Zip Tang - Luminiferous Ether


Year of Release: 2007
Label: self-released
Catalog Number: n/a
Format: CD
Total Time: 64:21:00

Some band sent me a link to their CD on CD Baby and it's classified as alt/prog. I listen to a few samples and it sucks. Big surprise yeah? Let me remind you,? I'm a prog snob. I don't like neo-prog or prog-metal, so I'm certainly not going to like alt/prog. I don't even like alternative rock that doesn't have progressive pretensions. Well, now that this is established, I feel much better and I can go on now. For some reason I keep looking at other listings from alt/prog bands and I see this listing for a Chicago band called Zip Tang. That's an amusing name I think, and I click on their disc Luminiferous Ether. I check out the song titles and their lengths. Only nine tunes mostly about six minutes long, here's one that's ten minutes long and???aaahh! I see those six little letters. Take my glasses off and stick my nose real close to the monitor, yes, it does say "Tarkus." I start listening to a few samples and it's good, it's all good, not just "Tarkus," but all of it. Wasting no time, I send them a message, get the disc and? here we are.

I tend to fall head over heels in love with a band every now and then, and I also tend to go a bit far with the hyperbole and usually regret it later. I'm going to try to limit my hyperbolic ranting this time, but if anything I've heard recently deserves to be raved about, it's Zip Tang.

If anything, Zip Tang is a fun band (and the lyrics are occasionally funny, too) and that is something that is very unusual in the music I listen to. In caps now??FUN! Zip Tang is also cerebral enough to satisfy any real prog fan as well. Their cover of "Tarkus" alone should demonstrate that well enough. Think Red Hot Chili Peppers and Ben Folds meets Echolyn, Izz, King Crimson and Pink Floyd. Vocals are handled by sax/keys player Marcus Padgett (whose voice sounds to me like Echolyn's Ray Watson) with brief appearances from bassist Rick Wolfe and guitarist Perry Merritt. The songs are all group efforts and the musicianship is top notch all throughout the album. Next to Padgett's great sax playing and his all too brief keyboard work, the real musical star of Luminiferous Ether is drummer Fred Faller who plays much like a cross between the Chili Peppers Jack Irons and Dream Theater's Mike Portnoy?. well, what Portnoy would sound like if he could keep his ego under control and if he had any taste (I must mock DT and Portnoy at every opportunity). The liner notes say the disc was recorded at ZT (Zip Tang?) Studios which is probably one of the band members garage, yet it is the best sounding self-released album I can ever remember hearing. If they told me that this was recorded at the Record Plant or Electric Ladyland studios with Jack Douglas behind the board I would totally believe it. Suffice it to say the sound is incredibly good. The lyrics are clever and well written and some show a healthy concern for food and drink. If you (like me) spend a lot of time listening to bands whose lyrics delve into karma, life before, during and after death, ragging about religion and exploring the various adventures of Orpheous, Salmacis or Odysseus you might even find them a refreshing change of pace.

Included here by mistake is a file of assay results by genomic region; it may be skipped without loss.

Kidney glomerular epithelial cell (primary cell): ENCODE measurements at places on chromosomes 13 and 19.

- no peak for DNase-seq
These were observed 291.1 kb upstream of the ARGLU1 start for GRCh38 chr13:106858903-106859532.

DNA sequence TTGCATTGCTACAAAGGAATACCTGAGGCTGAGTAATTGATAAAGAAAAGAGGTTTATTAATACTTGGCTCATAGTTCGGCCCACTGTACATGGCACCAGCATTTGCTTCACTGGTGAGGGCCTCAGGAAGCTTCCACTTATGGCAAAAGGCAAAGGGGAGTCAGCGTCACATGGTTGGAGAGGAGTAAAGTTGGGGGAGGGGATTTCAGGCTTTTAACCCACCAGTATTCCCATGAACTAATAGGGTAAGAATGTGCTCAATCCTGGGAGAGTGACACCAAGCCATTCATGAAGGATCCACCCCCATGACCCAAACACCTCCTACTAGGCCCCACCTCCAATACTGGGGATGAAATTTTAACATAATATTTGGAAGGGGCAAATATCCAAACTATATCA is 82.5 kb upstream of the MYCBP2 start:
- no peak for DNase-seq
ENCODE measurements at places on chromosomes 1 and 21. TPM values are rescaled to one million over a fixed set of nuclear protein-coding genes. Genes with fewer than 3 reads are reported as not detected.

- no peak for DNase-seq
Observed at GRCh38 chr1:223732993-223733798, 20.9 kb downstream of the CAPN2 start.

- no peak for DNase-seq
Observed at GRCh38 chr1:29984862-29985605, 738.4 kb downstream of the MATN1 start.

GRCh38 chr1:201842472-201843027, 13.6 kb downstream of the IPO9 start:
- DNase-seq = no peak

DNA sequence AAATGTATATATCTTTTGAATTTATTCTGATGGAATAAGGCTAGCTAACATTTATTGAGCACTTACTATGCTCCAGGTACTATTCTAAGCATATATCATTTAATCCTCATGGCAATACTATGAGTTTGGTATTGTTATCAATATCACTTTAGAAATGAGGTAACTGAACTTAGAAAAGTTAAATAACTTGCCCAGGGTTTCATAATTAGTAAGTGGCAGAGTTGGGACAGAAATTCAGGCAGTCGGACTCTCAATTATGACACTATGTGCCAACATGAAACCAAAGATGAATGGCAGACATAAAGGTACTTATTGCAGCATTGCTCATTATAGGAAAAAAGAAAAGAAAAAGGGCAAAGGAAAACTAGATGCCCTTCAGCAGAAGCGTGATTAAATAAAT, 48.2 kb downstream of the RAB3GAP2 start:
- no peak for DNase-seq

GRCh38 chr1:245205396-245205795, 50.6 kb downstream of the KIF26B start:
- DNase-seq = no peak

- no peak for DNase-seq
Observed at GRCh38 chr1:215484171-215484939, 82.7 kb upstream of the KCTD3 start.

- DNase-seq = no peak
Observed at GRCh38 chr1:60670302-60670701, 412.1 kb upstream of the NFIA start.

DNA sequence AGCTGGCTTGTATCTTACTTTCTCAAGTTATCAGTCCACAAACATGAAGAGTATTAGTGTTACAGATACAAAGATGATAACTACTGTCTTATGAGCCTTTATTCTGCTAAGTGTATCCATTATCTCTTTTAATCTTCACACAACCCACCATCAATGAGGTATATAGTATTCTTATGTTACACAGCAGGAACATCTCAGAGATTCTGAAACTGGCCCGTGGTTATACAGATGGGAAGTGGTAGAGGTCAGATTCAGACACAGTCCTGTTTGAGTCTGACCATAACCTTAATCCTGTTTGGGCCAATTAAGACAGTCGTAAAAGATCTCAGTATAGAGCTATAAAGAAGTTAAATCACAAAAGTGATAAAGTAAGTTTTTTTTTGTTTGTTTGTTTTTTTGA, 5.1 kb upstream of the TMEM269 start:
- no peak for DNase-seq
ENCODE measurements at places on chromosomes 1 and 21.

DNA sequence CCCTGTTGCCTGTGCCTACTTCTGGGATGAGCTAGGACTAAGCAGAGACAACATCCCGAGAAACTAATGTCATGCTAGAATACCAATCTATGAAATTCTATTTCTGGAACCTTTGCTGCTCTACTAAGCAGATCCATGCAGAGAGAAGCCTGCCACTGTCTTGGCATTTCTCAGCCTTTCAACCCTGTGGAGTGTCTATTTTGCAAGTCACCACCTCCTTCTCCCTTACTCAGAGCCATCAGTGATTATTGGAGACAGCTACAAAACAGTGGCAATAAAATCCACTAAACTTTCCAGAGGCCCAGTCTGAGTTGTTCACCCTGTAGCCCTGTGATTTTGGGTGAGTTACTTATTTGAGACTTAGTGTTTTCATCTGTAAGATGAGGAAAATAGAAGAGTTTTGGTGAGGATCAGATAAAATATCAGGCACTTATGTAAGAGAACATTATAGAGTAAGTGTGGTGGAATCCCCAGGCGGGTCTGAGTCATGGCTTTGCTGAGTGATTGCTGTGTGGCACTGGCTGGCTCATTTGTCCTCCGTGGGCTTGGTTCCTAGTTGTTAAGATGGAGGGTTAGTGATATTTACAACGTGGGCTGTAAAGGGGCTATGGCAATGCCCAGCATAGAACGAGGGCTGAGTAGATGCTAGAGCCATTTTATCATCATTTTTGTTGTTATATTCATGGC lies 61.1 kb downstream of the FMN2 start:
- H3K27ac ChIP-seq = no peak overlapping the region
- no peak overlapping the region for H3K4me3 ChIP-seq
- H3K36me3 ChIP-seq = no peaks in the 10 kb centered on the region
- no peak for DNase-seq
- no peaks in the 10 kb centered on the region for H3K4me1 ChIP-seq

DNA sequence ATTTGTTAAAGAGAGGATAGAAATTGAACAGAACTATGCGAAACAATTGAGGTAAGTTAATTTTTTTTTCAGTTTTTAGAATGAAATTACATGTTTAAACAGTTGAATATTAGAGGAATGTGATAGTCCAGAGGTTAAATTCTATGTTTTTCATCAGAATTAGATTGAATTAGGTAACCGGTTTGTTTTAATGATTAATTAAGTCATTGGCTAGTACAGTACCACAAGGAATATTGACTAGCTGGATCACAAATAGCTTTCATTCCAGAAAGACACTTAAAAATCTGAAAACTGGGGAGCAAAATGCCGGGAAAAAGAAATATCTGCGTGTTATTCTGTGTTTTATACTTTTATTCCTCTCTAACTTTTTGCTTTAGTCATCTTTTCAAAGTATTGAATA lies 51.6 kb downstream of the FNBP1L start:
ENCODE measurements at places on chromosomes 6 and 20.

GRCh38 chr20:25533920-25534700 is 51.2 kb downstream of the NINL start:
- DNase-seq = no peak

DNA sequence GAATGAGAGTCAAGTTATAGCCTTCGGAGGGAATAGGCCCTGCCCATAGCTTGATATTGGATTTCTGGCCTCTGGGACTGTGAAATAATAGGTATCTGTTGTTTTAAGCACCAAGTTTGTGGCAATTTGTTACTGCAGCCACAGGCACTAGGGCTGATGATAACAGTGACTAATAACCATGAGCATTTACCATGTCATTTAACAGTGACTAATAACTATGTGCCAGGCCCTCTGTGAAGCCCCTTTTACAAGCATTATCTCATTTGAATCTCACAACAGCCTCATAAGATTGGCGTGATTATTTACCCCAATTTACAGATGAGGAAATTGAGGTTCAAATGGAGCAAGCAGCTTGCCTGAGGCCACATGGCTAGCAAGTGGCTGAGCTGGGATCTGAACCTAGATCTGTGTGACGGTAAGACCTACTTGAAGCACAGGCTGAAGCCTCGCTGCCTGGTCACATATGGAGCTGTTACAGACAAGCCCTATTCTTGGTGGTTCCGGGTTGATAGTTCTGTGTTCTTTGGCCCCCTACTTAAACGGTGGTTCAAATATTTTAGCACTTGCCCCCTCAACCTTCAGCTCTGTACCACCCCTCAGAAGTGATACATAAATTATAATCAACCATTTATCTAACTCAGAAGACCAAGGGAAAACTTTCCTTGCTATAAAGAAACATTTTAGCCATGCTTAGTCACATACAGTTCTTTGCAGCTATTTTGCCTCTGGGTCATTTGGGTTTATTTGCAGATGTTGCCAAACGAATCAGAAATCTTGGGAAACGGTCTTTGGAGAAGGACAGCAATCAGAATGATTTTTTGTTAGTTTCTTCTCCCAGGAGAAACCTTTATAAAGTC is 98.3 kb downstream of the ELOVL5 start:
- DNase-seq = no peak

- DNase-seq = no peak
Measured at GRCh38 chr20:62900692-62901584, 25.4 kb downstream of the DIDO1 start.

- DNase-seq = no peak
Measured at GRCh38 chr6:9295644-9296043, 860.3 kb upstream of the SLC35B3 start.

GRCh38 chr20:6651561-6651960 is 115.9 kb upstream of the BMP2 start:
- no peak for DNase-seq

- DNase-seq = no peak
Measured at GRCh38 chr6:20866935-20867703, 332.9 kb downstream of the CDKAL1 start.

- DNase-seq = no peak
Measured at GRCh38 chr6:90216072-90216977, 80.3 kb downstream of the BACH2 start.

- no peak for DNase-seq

The disc opens with the wonderful "Tower Of Tuna", Zip Tang's ode to the cocktail and finger food crowd. Imagine the Chili Peppers trying to write a modern version of "21st Century Schizoid Man" and succeeding. The music kicks ass and they manage to include the words absinthe, carpaccio and escartgo in the lyrics. It's only the first track and I'm already surprised and delighted.

Next comes "Missed The Beginning." More Chili Peppers meets early Crimson stuff. I'm still being entertained though. The lyrics are pretty much standard Jack Ass generation, slacker stuff, but I can still relate to it. I love the chorus,?"I missed the beginning, I slept through the middle, I wasted the ending, Don't tell me it's over." I've done that a few times.

Track three is "Nothing Here" which reminds me of Izz in their full Ben Folds mode. I've already accepted the reality that this sort of thing is prog and as such I even like this kind of thing now. More slacker lyrics and another great cutting chorus which really speaks to me,?. "There's nothing here, And you're just here, Cause there's nothing there, Or worse than nothing." I've been "there" a few times, too. "Nothing Here" also has a gorgeous acoustic guitar and string synth intro that really sets the mood for this tune quite well. It's all good so far.

The next track "Doctor Plush" gets to more traditional prog territory with its ten minute span, multi-part, suite type construction, great harmony vocals and a few clear references to Pink Floyd. You get a lot of very cool Rick Wright type swirling and spacey keyboards, the Roger Waters "am I crazy?" type lyrics and a long center section with wailing sax that will remind anyone of Dark Side Of The Moon. I'm liking this even more now.